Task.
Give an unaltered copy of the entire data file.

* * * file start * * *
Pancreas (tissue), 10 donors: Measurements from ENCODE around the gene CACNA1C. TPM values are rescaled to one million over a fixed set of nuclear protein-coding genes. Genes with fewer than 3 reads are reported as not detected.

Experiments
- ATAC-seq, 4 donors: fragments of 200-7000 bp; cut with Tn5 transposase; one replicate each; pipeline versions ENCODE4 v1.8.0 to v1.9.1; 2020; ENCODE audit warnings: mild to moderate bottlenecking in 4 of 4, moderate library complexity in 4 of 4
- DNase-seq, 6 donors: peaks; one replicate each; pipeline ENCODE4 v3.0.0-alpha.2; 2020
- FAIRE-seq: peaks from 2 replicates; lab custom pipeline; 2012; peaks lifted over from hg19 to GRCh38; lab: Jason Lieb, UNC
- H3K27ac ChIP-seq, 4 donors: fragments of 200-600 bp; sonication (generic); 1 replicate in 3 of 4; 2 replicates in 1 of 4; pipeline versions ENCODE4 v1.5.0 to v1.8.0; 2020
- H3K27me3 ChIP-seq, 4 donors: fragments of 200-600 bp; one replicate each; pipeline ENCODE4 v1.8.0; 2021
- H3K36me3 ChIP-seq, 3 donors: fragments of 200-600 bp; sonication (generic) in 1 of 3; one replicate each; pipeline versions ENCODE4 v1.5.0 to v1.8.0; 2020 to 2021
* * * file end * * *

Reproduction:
Pancreas (tissue), 10 donors: Measurements from ENCODE around the gene CACNA1C. TPM values are rescaled to one million over a fixed set of nuclear protein-coding genes. Genes with fewer than 3 reads are reported as not detected.

Experiments
- ATAC-seq, 4 donors: fragments of 200-7000 bp; cut with Tn5 transposase; one replicate each; pipeline versions ENCODE4 v1.8.0 to v1.9.1; 2020; ENCODE audit warnings: mild to moderate bottlenecking in 4 of 4, moderate library complexity in 4 of 4
- DNase-seq, 6 donors: peaks; one replicate each; pipeline ENCODE4 v3.0.0-alpha.2; 2020
- FAIRE-seq: peaks from 2 replicates; lab custom pipeline; 2012; peaks lifted over from hg19 to GRCh38; lab: Jason Lieb, UNC
- H3K27ac ChIP-seq, 4 donors: fragments of 200-600 bp; sonication (generic); 1 replicate in 3 of 4; 2 replicates in 1 of 4; pipeline versions ENCODE4 v1.5.0 to v1.8.0; 2020
- H3K27me3 ChIP-seq, 4 donors: fragments of 200-600 bp; one replicate each; pipeline ENCODE4 v1.8.0; 2021
- H3K36me3 ChIP-seq, 3 donors: fragments of 200-600 bp; sonication (generic) in 1 of 3; one replicate each; pipeline versions ENCODE4 v1.5.0 to v1.8.0; 2020 to 2021